The responsibility for changing the discourse falls on more than political or public figures. In the development community, we also sometimes fall into the trap of referring to migration as a “problem” rather than acknowledging it as a potential opportunity. With the right policies, migration offers huge improvements in human welfare, with significant contributions to host communities, migrants’ home communities, and migrants and their families. Let’s work together to put those policies in place so Europe and Africa will both be better for our children.
As waves of migrants have crossed the Mediterranean and the US Southwest border, development agencies have received a de facto mandate: to deter migration from poor countries. Will it work? Here we review the evidence on whether foreign aid has been directed toward these “root causes” in the past, whether it has deterred migration from poor countries, and whether it can do so.
In response to the recent migrant and refugee crisis, rich countries have redoubled policy efforts to deter future immigration from poor countries by addressing the “root causes” of migration. We review existing evidence on the extent and effectiveness of such efforts.
Last week, a UN official said that the recent violence against Rohingya has “the hallmarks of a genocide,” underscoring why the plan to repatriate refugees to Myanmar is shockingly premature. While it is far too soon to discuss returns, it is the right time to plan for the longer-term wellbeing of refugees and their host communities in Bangladesh. Cox’s Bazar, a district of about 2.3 million people, is now hosting 900,000 Rohingya, more than 688,000 of whom have arrived since August 2017.
The refugee compacts model—deployed in Jordan and Lebanon now, and soon Ethiopia—offers a promising way forward. Compact agreements bring together the host government, donors, and the international community to develop multi-year commitments aimed at fostering inclusive growth and opportunity for refugees and host communities. As in the Jordan Compact, a key component should be policy reforms, such as the ability for refugees to work, own businesses, and attend school; in turn, these reforms enable refugees to become economic contributors to their host countries.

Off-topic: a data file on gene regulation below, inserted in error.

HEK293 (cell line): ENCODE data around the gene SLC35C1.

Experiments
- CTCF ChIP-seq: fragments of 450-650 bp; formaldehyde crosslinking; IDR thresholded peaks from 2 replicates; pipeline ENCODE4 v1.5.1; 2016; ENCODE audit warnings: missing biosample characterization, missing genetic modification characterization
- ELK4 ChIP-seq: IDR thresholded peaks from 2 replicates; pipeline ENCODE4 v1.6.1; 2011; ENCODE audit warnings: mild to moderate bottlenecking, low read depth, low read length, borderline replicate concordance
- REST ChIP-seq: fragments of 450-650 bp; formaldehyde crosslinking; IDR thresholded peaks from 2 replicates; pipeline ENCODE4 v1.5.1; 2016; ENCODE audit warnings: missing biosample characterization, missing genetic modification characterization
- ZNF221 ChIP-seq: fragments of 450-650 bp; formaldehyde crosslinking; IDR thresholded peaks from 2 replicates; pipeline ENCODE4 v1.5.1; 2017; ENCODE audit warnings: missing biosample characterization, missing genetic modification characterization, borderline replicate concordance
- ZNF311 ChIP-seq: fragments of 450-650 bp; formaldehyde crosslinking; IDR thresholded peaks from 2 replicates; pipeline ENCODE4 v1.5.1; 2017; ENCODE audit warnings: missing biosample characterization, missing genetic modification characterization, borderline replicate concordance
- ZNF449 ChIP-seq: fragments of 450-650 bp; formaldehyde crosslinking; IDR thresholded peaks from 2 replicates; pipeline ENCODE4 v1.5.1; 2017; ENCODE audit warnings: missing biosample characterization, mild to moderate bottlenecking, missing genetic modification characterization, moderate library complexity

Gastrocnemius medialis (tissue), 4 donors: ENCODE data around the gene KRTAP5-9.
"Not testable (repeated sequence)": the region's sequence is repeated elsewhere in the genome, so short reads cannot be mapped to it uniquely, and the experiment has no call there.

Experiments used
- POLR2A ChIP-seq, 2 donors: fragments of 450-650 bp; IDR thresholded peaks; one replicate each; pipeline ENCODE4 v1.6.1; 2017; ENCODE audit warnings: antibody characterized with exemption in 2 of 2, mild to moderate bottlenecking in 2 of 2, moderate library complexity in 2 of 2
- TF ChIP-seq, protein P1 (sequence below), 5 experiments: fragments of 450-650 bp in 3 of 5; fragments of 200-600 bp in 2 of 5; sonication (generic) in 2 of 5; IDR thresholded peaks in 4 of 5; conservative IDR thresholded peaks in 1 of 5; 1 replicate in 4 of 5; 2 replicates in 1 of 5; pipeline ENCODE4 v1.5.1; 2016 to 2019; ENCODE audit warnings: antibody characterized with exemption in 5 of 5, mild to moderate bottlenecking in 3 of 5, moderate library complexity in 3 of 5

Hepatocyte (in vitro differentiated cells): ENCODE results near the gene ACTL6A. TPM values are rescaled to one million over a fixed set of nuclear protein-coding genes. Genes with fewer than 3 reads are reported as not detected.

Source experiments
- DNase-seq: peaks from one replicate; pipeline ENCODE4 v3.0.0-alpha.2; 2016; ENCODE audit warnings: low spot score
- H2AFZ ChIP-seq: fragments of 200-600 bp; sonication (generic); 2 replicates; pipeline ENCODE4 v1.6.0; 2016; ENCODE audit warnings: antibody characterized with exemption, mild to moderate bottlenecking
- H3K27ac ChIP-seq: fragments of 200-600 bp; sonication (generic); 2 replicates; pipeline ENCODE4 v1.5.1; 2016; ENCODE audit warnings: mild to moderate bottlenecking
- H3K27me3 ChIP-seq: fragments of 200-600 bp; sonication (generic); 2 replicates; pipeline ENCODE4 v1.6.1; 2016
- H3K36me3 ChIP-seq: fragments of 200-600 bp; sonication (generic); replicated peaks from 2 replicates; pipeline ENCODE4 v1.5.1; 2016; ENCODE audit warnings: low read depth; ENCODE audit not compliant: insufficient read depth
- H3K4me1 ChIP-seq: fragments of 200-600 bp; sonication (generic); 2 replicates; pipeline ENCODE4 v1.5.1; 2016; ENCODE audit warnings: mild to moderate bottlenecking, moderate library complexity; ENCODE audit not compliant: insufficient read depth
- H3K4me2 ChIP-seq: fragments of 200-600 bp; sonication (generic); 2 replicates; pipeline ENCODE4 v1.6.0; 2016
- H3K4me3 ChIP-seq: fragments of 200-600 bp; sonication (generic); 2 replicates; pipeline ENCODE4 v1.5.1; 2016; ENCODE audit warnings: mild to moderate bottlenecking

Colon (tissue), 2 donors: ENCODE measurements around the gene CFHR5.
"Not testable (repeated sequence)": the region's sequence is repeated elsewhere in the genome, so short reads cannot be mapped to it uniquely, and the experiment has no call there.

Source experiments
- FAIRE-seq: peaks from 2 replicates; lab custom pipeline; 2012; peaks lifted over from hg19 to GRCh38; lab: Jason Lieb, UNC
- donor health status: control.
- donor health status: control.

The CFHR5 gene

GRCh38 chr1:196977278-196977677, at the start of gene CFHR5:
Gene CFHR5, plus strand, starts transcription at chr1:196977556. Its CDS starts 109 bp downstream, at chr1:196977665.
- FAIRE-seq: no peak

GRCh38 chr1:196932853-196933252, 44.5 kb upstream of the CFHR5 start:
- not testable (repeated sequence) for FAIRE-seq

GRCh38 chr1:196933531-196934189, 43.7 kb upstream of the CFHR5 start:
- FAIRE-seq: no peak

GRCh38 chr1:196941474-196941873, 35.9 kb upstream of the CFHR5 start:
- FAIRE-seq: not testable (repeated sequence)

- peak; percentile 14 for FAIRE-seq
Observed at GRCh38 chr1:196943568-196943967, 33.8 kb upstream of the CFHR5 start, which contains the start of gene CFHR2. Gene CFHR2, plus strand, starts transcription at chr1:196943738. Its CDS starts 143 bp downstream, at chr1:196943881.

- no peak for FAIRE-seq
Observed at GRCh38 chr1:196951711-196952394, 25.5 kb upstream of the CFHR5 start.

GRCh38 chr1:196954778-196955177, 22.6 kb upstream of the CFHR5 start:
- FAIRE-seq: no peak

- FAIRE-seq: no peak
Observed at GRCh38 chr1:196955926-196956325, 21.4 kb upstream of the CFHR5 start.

This CGD policy note argues that Bangladesh and its partners should explore the compact model and consider the inclusion of three ideas that would yield the level of ambition necessary to generate a sustainable response: European Union (EU) trade concessions, migrant worker opportunities, and partnership with China and the Asian Infrastructure Investment Bank.
1. Expanding Bangladesh’s trade preferences with the European Union
Bangladesh is set to lose trade preferences with the EU and other countries when it graduates from least developed country (LDC) status. More than half of Bangladesh’s exports went to the EU in 2016, about 90 percent of which was textiles and clothing. Upon graduation from EU and other trade preferences, Bangladesh’s export revenue could decline by well over an estimated 5 percent. A compact could extend preferences, bringing significant benefits to Bangladesh without affecting the EU’s fiscal situation. Another potential opportunity that could have more immediate impact is further relaxing rules of origin in emerging sectors such as pharmaceuticals and agri-processing.
2. Increasing opportunities for Bangladeshi migrant workers
A compact could break new ground by including provisions for greater numbers of Bangladeshi migrant workers in the Gulf and Southeast Asia. Raising quotas could help meet labor demand and increase earning opportunities for Bangladeshis—and potentially for refugees as well. Labor migration is a fundamental component of Bangladesh’s economy: in 2015, remittances accounted for about 8 percent of GDP, the second-largest source of foreign income after garment exports. But given the exploitation and abuse that migrant workers experience, any compact should simultaneously seek to strengthen protections for workers. By participating in a compact, Gulf states could strengthen their nascent role in refugee response, building on their contributions to the Syrian crisis and initial support to Rohingya refugees, on mutually beneficial terms.